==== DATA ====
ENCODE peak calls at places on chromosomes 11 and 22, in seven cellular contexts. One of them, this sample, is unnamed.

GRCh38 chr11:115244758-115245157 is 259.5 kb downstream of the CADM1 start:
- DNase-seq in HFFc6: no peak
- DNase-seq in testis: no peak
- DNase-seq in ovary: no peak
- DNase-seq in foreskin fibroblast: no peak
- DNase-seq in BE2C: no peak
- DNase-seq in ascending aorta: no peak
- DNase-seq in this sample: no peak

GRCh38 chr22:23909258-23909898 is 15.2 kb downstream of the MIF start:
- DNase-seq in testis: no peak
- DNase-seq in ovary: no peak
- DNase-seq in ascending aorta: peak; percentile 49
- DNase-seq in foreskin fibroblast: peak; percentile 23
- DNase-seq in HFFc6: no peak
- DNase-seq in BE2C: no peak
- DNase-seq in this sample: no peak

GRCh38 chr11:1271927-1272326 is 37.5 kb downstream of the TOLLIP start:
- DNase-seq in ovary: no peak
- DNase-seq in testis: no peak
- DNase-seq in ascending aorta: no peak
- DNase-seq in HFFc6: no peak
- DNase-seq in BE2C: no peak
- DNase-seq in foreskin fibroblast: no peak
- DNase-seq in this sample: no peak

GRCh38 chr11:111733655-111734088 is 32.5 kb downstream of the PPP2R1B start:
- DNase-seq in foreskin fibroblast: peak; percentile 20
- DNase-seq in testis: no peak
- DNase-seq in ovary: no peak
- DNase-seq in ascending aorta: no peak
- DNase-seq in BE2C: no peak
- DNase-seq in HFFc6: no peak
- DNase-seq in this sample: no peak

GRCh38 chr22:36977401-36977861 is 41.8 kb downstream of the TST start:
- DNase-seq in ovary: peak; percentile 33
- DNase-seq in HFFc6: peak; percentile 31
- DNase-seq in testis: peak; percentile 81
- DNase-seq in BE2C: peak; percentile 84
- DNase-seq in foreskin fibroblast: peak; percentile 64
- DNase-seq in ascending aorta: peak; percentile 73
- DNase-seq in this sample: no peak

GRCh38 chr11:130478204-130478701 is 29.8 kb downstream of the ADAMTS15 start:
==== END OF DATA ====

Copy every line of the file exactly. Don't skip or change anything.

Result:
ENCODE peak calls at places on chromosomes 11 and 22, in seven cellular contexts. One of them, this sample, is unnamed.

GRCh38 chr11:115244758-115245157 is 259.5 kb downstream of the CADM1 start:
- DNase-seq in HFFc6: no peak
- DNase-seq in testis: no peak
- DNase-seq in ovary: no peak
- DNase-seq in foreskin fibroblast: no peak
- DNase-seq in BE2C: no peak
- DNase-seq in ascending aorta: no peak
- DNase-seq in this sample: no peak

GRCh38 chr22:23909258-23909898 is 15.2 kb downstream of the MIF start:
- DNase-seq in testis: no peak
- DNase-seq in ovary: no peak
- DNase-seq in ascending aorta: peak; percentile 49
- DNase-seq in foreskin fibroblast: peak; percentile 23
- DNase-seq in HFFc6: no peak
- DNase-seq in BE2C: no peak
- DNase-seq in this sample: no peak

GRCh38 chr11:1271927-1272326 is 37.5 kb downstream of the TOLLIP start:
- DNase-seq in ovary: no peak
- DNase-seq in testis: no peak
- DNase-seq in ascending aorta: no peak
- DNase-seq in HFFc6: no peak
- DNase-seq in BE2C: no peak
- DNase-seq in foreskin fibroblast: no peak
- DNase-seq in this sample: no peak

GRCh38 chr11:111733655-111734088 is 32.5 kb downstream of the PPP2R1B start:
- DNase-seq in foreskin fibroblast: peak; percentile 20
- DNase-seq in testis: no peak
- DNase-seq in ovary: no peak
- DNase-seq in ascending aorta: no peak
- DNase-seq in BE2C: no peak
- DNase-seq in HFFc6: no peak
- DNase-seq in this sample: no peak

GRCh38 chr22:36977401-36977861 is 41.8 kb downstream of the TST start:
- DNase-seq in ovary: peak; percentile 33
- DNase-seq in HFFc6: peak; percentile 31
- DNase-seq in testis: peak; percentile 81
- DNase-seq in BE2C: peak; percentile 84
- DNase-seq in foreskin fibroblast: peak; percentile 64
- DNase-seq in ascending aorta: peak; percentile 73
- DNase-seq in this sample: no peak

GRCh38 chr11:130478204-130478701 is 29.8 kb downstream of the ADAMTS15 start: